What I’m not ok with, is when someone uses my works, makes it better, then sells it for commercial purposes. Worst still, if they did not credit me in any way. Should I not get a part of your profits since I was the one who came up with the work? All you had to do was to edit it, and make it better. Editing is much easier compared to coming up with something entirely different. While I value interactivity and connectivity, I do not wish to encourage plagarism, what’s more, for a profit.

Here are the descriptions of the varying licenses. Alternatively, you can click here to have a look.

Creative Commons License
1) attribution CC BY
+ You can make copies, remix and distribute the owner’s, be it for research or commercial purposes.
– Do not make it seem as if the owner is endorsing your work.
Keep in mind: Attribute work in the way that owner has specified.

Creative Commons License
2) Attribution-ShareAlike CC BY-SA
+ You can make copies, remix and distribute the owner’s, be it for research or commercial purposes.
– Do not make it seem as if the owner is endorsing your work.
Keep in mind: Attribute work in the way that owner has specified. When you come up with your own “remix”, or adaptation, the owner should be credited too. You may only distribute your work under the same, or similar license.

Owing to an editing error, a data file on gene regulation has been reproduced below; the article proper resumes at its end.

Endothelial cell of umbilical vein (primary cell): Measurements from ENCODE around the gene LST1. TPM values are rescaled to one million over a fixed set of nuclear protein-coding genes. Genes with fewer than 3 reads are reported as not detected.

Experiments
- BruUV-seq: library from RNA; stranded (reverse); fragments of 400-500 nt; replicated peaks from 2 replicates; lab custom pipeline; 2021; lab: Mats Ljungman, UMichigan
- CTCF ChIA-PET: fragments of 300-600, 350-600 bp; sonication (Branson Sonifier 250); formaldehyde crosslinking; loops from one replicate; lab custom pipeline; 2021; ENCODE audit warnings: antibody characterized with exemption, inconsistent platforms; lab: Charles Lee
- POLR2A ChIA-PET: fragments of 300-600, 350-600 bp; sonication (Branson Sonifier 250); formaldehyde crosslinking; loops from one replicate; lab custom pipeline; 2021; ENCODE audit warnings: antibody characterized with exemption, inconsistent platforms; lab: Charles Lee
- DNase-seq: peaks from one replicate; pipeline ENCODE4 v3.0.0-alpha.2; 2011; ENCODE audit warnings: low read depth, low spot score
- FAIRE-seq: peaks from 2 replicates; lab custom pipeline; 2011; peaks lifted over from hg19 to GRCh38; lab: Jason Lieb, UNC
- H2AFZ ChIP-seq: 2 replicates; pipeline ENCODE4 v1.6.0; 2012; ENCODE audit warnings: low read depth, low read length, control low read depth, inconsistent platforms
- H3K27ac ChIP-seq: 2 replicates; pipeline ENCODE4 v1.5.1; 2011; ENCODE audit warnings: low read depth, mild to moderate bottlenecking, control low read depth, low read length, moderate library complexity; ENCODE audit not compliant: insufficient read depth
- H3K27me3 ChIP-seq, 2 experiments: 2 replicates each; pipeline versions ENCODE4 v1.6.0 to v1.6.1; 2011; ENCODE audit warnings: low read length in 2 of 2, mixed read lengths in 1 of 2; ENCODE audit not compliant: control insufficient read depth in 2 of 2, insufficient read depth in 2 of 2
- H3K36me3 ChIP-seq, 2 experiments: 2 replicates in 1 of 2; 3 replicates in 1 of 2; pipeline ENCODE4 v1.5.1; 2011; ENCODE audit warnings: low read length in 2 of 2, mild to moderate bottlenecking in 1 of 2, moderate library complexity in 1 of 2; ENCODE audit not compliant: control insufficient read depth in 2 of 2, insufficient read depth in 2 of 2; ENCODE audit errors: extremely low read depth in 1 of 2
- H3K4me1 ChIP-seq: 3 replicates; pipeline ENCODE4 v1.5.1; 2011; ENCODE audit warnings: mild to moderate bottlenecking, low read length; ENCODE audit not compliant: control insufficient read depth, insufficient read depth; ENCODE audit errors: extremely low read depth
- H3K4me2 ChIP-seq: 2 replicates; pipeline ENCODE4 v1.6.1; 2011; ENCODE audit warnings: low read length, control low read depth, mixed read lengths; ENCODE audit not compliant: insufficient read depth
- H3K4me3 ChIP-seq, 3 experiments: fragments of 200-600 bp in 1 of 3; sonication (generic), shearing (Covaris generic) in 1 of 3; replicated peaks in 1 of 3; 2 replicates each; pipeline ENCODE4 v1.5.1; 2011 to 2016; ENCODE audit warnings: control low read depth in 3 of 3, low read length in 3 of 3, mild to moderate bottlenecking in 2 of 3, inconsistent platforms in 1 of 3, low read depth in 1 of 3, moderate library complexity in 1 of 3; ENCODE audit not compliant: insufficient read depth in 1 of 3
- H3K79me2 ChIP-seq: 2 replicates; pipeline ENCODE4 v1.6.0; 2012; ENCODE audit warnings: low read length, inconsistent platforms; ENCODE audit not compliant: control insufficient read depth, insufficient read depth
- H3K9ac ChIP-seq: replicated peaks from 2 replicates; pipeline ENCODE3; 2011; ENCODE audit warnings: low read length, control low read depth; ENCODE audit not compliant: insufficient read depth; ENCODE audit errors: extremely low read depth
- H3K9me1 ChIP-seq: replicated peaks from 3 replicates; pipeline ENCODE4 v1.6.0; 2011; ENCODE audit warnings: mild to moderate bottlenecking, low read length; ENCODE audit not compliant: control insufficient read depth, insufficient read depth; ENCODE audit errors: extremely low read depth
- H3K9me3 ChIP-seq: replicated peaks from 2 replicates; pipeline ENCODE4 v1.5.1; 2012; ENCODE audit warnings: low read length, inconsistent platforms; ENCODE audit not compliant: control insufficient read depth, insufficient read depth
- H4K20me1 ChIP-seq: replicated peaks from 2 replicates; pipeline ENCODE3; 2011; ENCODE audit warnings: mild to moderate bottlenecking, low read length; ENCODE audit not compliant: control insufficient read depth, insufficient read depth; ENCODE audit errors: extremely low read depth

Creative Commons License
3) Attribution-NoDerivs CC BY-ND
+ You can make copies and distribute the owner’s work, be it for research or commercial purposes.
– Do not alter or edit the work in any way.
– Do not make it seem as if the owner is endorsing your work.
Keep in mind: Attribute work in the way that owner has specified. When you come up with your own “remix”, or adaptation, the owner should be credited too. You may only distribute your work under the same, or similar license.

Creative Commons License
4) Attribution-NonCommercial CC BY-NC
+ You can make copies, remix and distribute the owner’s work.
– Do not use this work for commercial purposes
– Do not make it seem as if the owner is endorsing your work.
Keep in mind: Attribute work in the way that owner has specified.

Creative Commons License
5) Attribution-NonCommercial-ShareAlike CC BY-NC-SA
+ You  can make copies, remix and distribute the owner’s work.